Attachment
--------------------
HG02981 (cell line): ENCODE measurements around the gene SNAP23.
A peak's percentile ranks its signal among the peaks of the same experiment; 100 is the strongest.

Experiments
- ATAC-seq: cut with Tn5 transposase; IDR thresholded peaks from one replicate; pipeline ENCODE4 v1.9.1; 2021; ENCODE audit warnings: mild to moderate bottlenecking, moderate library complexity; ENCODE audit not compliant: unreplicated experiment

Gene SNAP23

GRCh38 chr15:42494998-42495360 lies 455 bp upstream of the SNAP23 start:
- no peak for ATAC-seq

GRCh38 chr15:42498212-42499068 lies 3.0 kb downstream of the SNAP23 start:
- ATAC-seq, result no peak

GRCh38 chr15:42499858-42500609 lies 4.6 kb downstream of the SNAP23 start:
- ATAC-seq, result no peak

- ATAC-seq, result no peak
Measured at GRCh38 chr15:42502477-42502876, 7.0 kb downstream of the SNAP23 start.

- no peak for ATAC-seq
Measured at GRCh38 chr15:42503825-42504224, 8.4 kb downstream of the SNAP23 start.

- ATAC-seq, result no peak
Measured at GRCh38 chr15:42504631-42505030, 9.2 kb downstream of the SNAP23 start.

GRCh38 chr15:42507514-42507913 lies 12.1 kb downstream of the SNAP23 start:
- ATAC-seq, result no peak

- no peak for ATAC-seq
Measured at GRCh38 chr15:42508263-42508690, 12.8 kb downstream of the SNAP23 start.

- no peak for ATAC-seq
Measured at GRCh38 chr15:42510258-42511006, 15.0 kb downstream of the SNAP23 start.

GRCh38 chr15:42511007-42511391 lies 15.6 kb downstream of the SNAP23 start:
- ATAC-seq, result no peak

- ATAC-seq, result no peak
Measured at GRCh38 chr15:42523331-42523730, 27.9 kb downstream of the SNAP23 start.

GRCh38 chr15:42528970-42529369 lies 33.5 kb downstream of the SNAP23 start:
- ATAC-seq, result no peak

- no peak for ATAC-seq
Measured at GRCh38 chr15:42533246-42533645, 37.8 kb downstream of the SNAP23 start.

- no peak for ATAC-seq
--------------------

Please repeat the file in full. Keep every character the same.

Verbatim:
HG02981 (cell line): ENCODE measurements around the gene SNAP23.
A peak's percentile ranks its signal among the peaks of the same experiment; 100 is the strongest.

Experiments
- ATAC-seq: cut with Tn5 transposase; IDR thresholded peaks from one replicate; pipeline ENCODE4 v1.9.1; 2021; ENCODE audit warnings: mild to moderate bottlenecking, moderate library complexity; ENCODE audit not compliant: unreplicated experiment

Gene SNAP23

GRCh38 chr15:42494998-42495360 lies 455 bp upstream of the SNAP23 start:
- no peak for ATAC-seq

GRCh38 chr15:42498212-42499068 lies 3.0 kb downstream of the SNAP23 start:
- ATAC-seq, result no peak

GRCh38 chr15:42499858-42500609 lies 4.6 kb downstream of the SNAP23 start:
- ATAC-seq, result no peak

- ATAC-seq, result no peak
Measured at GRCh38 chr15:42502477-42502876, 7.0 kb downstream of the SNAP23 start.

- no peak for ATAC-seq
Measured at GRCh38 chr15:42503825-42504224, 8.4 kb downstream of the SNAP23 start.

- ATAC-seq, result no peak
Measured at GRCh38 chr15:42504631-42505030, 9.2 kb downstream of the SNAP23 start.

GRCh38 chr15:42507514-42507913 lies 12.1 kb downstream of the SNAP23 start:
- ATAC-seq, result no peak

- no peak for ATAC-seq
Measured at GRCh38 chr15:42508263-42508690, 12.8 kb downstream of the SNAP23 start.

- no peak for ATAC-seq
Measured at GRCh38 chr15:42510258-42511006, 15.0 kb downstream of the SNAP23 start.

GRCh38 chr15:42511007-42511391 lies 15.6 kb downstream of the SNAP23 start:
- ATAC-seq, result no peak

- ATAC-seq, result no peak
Measured at GRCh38 chr15:42523331-42523730, 27.9 kb downstream of the SNAP23 start.

GRCh38 chr15:42528970-42529369 lies 33.5 kb downstream of the SNAP23 start:
- ATAC-seq, result no peak

- no peak for ATAC-seq
Measured at GRCh38 chr15:42533246-42533645, 37.8 kb downstream of the SNAP23 start.

- no peak for ATAC-seq